On Wednesday Palmeiras of Brazil won the Copa Libertadores, the continent's equivalent of the Champions' League, with a penalty shoot-out victory over Deportivo Cali of Colombia. Formed in 1914 by some of the Italian immigrants who flooded into Sao Paulo at the start of the century, Palmeiras were originally called Palestra Italia. The name was changed during the Second World War, but ties with the old country are still strong - they are sponsored by the Italian dairy products giant Parmalat.
The new Brazil coach Wanderley Luxemburgo established his credentials by twice winning the national championship with Palmeiras, when he employed the type of flowing football traditionally associated with the club, known as "The Academy" of Brazilian football. The current coach Luis Felipe Scolari has different ideas, stressing the importance of traditional British virtues such as team spirit, will to win, tight marking and a potent aerial threat.
Just a few days before Manchester United's day of glory in Barcelona, Palmeiras won a Brazilian cup tie in similar circumstances. With three minutes to go they needed two goals - and got them both from corners. Such resilience has served them well in their passage through Brazil's insane calendar. In just four and a half months they have clocked up 50 games.
Last Friday they missed out on making the final of the Brazilian Cup, losing a penalty shoot-out. Two days later they finally wilted in the first leg of the final of the Sao Paulo championship. They lost 3-0, and have a huge task facing them in today's second leg. It was all worth it, though, for Wednesday's victory which brought them the Copa Libertadores for the first time in their history.
The game provided an eloquent summary of the two sides of South American football. The first half was a delight; holding a 1-0 lead from the first leg, Deportivo Cali defended deep, but occasionally struck out with richly inventive counter-attacks. Meanwhile, Palmeiras showed the variety of their game, threatening both with crosses and well-constructed passing moves.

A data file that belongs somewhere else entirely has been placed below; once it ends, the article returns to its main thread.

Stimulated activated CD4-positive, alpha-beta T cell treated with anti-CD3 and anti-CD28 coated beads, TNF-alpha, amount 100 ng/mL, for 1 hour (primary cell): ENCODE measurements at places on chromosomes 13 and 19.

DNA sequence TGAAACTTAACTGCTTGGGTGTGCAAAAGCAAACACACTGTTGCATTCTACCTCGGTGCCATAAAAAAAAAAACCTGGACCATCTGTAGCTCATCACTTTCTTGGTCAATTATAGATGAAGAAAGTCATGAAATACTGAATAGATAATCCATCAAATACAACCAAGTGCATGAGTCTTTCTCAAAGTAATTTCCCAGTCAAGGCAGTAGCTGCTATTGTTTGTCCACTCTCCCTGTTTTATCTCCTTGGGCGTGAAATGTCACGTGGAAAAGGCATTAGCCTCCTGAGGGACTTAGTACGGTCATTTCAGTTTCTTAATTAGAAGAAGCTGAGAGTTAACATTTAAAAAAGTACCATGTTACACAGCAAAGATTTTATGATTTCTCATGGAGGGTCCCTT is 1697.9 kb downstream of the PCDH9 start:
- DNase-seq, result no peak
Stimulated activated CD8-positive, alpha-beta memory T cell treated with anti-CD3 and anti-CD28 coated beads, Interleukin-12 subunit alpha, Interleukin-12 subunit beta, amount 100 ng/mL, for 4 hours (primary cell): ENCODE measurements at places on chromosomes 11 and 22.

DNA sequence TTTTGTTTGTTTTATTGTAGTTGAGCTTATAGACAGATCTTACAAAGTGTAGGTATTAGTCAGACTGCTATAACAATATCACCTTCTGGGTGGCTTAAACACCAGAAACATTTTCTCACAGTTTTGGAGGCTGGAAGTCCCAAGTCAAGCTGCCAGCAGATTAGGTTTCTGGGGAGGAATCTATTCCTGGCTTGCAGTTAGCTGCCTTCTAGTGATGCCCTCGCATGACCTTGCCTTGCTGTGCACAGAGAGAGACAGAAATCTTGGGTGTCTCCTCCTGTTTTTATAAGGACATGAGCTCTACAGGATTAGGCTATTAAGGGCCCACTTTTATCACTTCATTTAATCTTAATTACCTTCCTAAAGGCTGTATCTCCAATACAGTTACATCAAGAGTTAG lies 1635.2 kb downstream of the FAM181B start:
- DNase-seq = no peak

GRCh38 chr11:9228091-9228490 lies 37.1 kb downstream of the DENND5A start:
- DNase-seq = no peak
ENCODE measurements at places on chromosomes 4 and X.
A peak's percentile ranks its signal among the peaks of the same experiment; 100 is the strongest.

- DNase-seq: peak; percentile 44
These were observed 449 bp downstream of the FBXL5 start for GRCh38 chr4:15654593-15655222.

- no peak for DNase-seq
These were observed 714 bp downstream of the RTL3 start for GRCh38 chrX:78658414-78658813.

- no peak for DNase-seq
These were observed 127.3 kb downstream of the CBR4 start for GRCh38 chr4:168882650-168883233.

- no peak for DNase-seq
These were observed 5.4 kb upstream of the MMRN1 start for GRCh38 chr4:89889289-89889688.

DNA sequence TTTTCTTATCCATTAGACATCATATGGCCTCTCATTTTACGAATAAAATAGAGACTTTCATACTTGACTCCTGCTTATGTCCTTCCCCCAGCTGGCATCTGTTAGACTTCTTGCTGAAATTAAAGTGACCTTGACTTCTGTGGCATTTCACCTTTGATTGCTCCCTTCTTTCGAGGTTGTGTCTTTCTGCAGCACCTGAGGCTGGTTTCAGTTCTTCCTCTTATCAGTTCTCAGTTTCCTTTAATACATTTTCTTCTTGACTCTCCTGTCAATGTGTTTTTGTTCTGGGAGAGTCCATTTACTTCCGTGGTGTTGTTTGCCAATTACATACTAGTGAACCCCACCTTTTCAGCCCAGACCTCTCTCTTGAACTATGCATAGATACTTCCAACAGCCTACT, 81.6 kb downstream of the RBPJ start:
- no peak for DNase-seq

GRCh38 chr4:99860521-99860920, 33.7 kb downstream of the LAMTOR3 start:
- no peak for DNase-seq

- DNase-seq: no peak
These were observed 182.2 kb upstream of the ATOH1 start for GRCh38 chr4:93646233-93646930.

But a potentially great second half descended into farce. Weak refereeing left unchecked an abundance of time-wasting, a sequence of fouls and an excess of ill-will. Palmeiras took advantage of what little football there was to win 2-1, and with no away-goals rule, the tie went straight to penalties. Palmeiras were worthy winners and, providing they can keep their team together, will provide a stiff test for Alex Ferguson's side.
They have an outstanding young keeper in Marcos, a Roy Keane lookalike who defends his goal with all the zeal of the Irishman. World Cup centre- back Junior Baiano commands the defence with his combination of elegance and mad lapses. The midfield features the solidity of Cesar Sampaio and Zinho, a World Cup winner five years ago, no longer as fast as he was but with a shrewd brain and a lovely left foot.
Up front is the little-and-large pairing of the quicksilver Paulo Nunes and the rumbustious Oseas. And the star of the show operates just behind them - the 21-year-old attacking midfielder Alex, who is one of the brightest young hopes of the Brazilian game. Stopping his namesake from running riot could be a headache for Ferguson on 30 November.Reuse content